A Ker & Downey Traveler’s Diary by Belén Antolin, Fashion Editor, Vogue España. Read the full article here and in the current issue of QUEST Magazine.

As fashion director of Vogue, I have traveled all around the world. I usually have producers that organize my trips, so I wanted to create an unforgettable itinerary for my husband and kids. I decided to go to Morocco, for many different reasons. The weather is perfect, the places to visit are great, and, above all, there is an enormous cultural difference from Europe, where we live. It’s only three hours from our home, so I wanted my kids to get into it. Thinking about the route, I planned the trip with stops and activities for my whole family—starting in Marrakech, stopping to experience the Atlas Mountains, driving through the Kasbahs, staying in the Skoura oasis and, finally, the most incredible part, sleeping in the desert.


We arrived in Marrakech on April 27, and right in the airport we met our driver and now friend, Azzedine, booked through Ker & Downey. He made our trip so amazing, since we were traveling by car with a 5-year-old girl and a 15-year-old boy.

My husband works in restoring historical heritage, and I work in fashion. We both have artistic souls and wanted to feel the essence of the city of Marrakech, walk around the medina and sleep in the heart of it. We fulfilled our dream with a perfect stay, Riad Edward, a small 18th century riad, restored with exquisite taste by Beatriz Maximo, who guided us through the medina.

We spent our mornings touring El Badi and Bahia Palaces, Madrasa, Qubba and museums. We explored and shopped Zoco de Marrakech in the afternoon, leaving some time to relax in the riad—reading and lounging. While we dug into our books and magazines, the kids were able to swim and talk about the experiences of the day. We went to different places for dinner and lunch, and the Comptoir Darna especially amazed us. The belly dancers, the food and the ambience are really something to see.

Atlas Mountains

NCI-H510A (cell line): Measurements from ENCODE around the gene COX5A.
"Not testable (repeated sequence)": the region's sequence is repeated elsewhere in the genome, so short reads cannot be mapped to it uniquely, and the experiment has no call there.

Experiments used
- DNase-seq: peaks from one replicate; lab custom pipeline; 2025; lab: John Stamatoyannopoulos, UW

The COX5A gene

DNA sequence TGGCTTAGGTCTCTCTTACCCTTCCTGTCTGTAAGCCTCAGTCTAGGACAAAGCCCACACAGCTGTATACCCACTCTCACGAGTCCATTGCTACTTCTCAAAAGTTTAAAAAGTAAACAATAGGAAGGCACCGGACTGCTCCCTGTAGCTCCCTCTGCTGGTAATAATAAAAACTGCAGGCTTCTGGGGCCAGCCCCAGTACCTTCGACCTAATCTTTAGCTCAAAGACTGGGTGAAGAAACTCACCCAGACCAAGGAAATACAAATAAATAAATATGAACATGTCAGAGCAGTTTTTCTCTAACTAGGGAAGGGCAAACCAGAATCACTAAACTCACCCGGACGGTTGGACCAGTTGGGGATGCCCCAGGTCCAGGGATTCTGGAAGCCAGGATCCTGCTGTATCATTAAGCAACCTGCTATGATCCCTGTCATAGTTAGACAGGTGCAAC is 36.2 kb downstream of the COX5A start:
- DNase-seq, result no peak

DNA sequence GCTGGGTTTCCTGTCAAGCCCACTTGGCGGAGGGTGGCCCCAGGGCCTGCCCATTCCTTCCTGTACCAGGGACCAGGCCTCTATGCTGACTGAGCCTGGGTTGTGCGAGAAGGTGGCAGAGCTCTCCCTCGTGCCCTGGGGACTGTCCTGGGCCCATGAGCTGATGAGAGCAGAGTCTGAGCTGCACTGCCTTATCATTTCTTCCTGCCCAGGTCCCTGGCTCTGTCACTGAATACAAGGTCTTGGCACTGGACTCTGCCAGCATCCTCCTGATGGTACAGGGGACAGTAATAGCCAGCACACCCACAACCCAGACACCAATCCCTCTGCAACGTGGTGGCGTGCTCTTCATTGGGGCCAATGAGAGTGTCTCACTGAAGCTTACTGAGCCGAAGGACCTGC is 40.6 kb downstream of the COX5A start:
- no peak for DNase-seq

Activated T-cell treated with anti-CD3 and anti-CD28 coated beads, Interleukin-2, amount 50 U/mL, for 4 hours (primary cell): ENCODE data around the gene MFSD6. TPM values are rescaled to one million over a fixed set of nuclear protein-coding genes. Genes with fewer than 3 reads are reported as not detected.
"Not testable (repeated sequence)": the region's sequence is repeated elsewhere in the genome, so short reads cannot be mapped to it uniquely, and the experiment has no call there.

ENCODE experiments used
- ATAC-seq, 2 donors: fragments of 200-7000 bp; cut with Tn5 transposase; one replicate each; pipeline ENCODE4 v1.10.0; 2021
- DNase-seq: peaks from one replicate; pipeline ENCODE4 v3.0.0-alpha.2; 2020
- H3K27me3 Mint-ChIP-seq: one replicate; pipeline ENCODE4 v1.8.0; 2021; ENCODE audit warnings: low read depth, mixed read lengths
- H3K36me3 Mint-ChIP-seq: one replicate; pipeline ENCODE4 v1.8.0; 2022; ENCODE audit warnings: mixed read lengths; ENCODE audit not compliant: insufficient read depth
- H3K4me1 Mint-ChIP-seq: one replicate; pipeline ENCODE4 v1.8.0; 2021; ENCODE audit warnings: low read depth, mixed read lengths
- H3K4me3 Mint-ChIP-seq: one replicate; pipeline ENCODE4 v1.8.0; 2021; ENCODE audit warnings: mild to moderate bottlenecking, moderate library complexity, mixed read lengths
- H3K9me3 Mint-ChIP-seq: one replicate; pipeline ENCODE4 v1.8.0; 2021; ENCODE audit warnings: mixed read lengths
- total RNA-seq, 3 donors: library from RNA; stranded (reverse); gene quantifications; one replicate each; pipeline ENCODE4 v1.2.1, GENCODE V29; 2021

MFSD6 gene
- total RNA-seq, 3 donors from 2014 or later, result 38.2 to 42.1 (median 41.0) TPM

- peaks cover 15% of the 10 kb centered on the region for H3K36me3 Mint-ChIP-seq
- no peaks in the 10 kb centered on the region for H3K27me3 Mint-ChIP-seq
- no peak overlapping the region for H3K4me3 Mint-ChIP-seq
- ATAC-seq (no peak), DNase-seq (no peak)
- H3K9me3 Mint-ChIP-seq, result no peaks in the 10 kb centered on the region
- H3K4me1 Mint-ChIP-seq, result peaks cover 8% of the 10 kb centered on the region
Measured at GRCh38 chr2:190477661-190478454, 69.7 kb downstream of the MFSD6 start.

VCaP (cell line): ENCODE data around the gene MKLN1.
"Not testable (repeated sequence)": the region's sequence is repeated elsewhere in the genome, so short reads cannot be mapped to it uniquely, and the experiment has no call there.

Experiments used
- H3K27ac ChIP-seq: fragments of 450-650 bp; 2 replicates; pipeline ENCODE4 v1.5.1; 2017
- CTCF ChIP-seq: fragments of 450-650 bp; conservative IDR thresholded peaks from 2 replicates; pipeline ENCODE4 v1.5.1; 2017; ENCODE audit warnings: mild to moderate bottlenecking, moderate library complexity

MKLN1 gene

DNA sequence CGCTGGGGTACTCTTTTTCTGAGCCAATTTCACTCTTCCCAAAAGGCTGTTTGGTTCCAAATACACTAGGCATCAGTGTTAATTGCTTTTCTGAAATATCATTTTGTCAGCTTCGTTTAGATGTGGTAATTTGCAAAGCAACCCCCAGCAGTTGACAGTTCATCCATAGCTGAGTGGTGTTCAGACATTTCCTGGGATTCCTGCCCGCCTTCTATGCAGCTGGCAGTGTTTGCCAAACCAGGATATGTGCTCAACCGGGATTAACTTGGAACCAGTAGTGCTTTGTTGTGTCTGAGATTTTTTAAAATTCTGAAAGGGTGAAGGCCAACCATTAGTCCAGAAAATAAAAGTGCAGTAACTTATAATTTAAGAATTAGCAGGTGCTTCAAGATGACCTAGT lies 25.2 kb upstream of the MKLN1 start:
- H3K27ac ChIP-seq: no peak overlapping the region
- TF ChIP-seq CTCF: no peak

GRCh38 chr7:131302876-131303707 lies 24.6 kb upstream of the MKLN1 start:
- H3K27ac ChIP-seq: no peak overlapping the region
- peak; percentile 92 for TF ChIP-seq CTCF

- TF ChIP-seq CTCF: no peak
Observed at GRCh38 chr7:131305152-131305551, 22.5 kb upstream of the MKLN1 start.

After three days in Marrakech, we went to the Atlas to enjoy the most amazing experience in the mountains. We stayed at the breathtaking, impeccable Kasbah Bab Ourika. My idea of resting is reading a book, looking at the changing colors of the landscape, and this place is truly one of the most beautiful places I have been. The people were incredible, and the gardens and peacefulness of our surroundings were unbelievable. After dinner, you could quietly read in a fire-illuminated room, listening to old vinyl records, and be transported to another era.

Skoura Desert

From there we went to Skoura. Stopping along the way in amazing places like the village of Telouet and the fabled city of Aït-Benhaddou, which fascinated our children. We spent our nights in a private guesthouse called Dar Faracha, the house of the butterflies, which felt like our own home—complete with a personal cook and attentive staff. Waking up at 7 a.m. and walking to the palmeral with my kids—finding scorpions, snakes and local dogs—made these jaunts thrilling and authentic. And to return to a delicious breakfast already set on the table, I can only say it was perfect. For the next two days, we explored the oasis on horseback and made stops to eat the local fare. We even had a nice chat with the Spanish owner of Skoura’s Kasbah Ait Ben Moro, a property that exemplifies southern Morocco’s earthen architecture restored exactly as it was in the 18th century.

We were very excited to arrive in the desert, where the landscape changed quickly as we advanced in our car—from the green mountains of the Atlas, to the dryness and palms in the oasis, and, finally, the vast expanse of sand and dunes. We settled our brood into an exclusive, private camp Desert Camp Merzouga, where we were the only guests. To the children’s delight, we spent our time in the desert rolling up and down the dunes on sandboards and riding on camels to the camp. As we arrived, we experienced a haunting and awe-inspiring sand storm. Instead of complaining, the kids were happy to experience an authentic desert event as entertainment. We had a delicious dinner, serenaded by Berber musicians all through the evening.

We opted to take the long, scenic route back to Marrakech. So seduced by the scenery and treated to a driver who kept things interesting, we didn’t even notice the hours that passed. We made a stop in the fortified city Aït Benhaddou, distinguished by the clustered, pre-Saharan earthen houses known as Ksar of Aït-Ben-Haddou, a UNESCO World Heritage site. We stayed the night at hotel Ksar Ighnda, refueling with great amenities for kids, a great dinner and breakfast and, of course, a refreshing swim and restoring massage.

Back in Marrakech, we spent our last days walking in the amazing Jardin Majorelle, a twelve-acre botanical garden that took forty years to create—a labor of love for French painter Jacques Majorelle. We also took the time to properly shop for antiques. On our last night, we had dinner at the legendary La Mamounia, another place you can’t skip if you have seen Alfred Hitchcock’s “The Man Who Knew Too Much.” After a cocktail in the beautiful salon, we had an incredible dinner—kids extremely happy and parents blissful. As I am writing about it, all I can think is that I just want to go back.

For more information about adding Morocco to your itinerary, contact your Travel Professional. To read the current issue of QUEST magazine online, click here, and be sure to stay up to date on all of QUEST’s online content by following the QUEST Facebook page.